A whole town in Texas closes with half its population infected with COVID-19

Iraan, a small oilfield town of 1,200 people in west Texas, has been struck so hard by the coronavirus pandemic that the entire town has essentially shut down, including the school district and local businesses.

“We had had COVID before but never to this magnitude,” resident Vicky Zapata told CNN.

According to Iraan General Hospital CEO Jason Rybolt, 119 people were tested for the virus and 50 tested positive during a two-week August span – making for a 42% positivity rate to equate to nearly half the town. Iraan mayor Darren Brown noted to CNN, “this is very serious.”

Rybolt said he’s “very concerned for the community and “very concerned for trying to make sure that they have the healthcare that they need.”

Rybolt added that at least one Iraan resident has been airlifted for out-of-state care due to the lack of available ICU beds in Texas. He said: “It could be 12 hours (for coronavirus-stricken people to receive a bed). It could be 36 hours, you just never know how long it’s going to take.”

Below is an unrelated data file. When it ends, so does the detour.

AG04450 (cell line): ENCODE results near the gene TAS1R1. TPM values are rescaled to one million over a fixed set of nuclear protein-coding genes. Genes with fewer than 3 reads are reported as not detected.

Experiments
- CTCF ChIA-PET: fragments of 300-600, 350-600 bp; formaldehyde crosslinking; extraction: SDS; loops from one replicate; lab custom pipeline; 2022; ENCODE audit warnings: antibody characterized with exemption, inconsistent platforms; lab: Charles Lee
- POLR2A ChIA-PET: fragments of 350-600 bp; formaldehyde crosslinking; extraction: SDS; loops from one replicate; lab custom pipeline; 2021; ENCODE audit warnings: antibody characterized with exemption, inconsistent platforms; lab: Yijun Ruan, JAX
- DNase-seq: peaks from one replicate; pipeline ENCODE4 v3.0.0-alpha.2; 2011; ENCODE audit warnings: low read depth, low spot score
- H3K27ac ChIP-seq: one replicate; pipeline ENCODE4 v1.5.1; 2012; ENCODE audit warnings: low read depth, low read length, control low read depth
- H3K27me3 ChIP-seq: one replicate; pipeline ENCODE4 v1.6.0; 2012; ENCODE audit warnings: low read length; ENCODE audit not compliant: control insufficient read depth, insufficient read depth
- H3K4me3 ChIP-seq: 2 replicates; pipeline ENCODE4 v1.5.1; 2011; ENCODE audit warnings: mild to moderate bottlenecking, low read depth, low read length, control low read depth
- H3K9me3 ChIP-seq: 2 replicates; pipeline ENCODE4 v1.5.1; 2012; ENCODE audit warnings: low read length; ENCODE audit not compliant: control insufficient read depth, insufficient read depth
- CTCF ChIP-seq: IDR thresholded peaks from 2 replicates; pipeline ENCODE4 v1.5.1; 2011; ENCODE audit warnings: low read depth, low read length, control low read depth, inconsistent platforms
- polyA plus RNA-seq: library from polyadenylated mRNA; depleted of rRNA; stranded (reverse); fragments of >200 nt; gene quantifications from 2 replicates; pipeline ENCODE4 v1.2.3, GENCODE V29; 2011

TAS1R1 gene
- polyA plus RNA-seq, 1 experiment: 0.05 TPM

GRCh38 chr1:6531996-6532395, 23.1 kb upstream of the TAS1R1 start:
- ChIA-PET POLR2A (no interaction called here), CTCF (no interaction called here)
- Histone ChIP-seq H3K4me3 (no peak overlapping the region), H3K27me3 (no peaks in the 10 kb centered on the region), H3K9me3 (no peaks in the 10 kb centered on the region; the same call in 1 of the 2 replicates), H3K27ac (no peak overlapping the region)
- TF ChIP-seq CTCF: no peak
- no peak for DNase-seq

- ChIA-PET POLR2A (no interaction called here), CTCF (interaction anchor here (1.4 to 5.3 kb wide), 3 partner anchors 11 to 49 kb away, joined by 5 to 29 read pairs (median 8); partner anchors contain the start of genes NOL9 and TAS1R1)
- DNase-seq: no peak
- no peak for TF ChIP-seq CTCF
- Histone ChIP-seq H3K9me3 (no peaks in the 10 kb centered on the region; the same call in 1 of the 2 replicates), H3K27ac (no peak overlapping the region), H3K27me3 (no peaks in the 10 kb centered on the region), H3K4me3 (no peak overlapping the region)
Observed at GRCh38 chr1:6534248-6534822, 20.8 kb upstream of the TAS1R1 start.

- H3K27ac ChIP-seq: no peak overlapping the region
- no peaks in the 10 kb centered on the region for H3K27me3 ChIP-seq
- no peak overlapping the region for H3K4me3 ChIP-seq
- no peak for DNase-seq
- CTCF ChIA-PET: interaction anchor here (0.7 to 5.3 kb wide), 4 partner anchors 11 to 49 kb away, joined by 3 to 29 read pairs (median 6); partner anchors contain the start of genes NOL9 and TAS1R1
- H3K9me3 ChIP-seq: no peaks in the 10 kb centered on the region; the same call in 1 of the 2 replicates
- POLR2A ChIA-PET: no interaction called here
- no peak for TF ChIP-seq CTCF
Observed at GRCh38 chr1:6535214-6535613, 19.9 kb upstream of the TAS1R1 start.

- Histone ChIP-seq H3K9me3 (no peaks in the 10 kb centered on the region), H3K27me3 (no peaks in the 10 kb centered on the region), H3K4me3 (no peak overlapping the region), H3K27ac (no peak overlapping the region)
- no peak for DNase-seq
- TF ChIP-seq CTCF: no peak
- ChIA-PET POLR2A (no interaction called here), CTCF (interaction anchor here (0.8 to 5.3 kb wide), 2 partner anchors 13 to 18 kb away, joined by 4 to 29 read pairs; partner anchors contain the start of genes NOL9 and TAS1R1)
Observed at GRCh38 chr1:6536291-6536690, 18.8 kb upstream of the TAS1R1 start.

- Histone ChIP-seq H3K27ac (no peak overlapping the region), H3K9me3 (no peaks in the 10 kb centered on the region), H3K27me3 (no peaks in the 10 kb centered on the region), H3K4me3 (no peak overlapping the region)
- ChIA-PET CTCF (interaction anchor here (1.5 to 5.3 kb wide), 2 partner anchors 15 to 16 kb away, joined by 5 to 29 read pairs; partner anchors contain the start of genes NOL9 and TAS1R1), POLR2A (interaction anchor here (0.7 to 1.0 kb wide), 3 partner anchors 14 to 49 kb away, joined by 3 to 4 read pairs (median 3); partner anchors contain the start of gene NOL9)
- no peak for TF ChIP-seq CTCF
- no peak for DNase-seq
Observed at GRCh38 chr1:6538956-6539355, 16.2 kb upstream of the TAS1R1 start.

Texas Gov. Greg Abbott has continued to push against a statewide mask mandate as many U.S. states have. The number of ICU beds available across all of Texas has been extremely low, with only 372 currently available, per the latest state data. Nearby hospitals to Iraan are at least 100 miles away.

As a result of the town’s undertaking, Iraan-Sheffield Independent School District Superintendent Tracy Canter said in a public statement the school district had to shut down after only five days of classes because about just one-quarter of the staff and 16% of the students were either infected or exposed by COVID-19.

With school postponed – with no virtual classes – until Aug. 30, city council buildings are closed, and high school football (the town’s lynchpin) is on hold.

Source: USA Today

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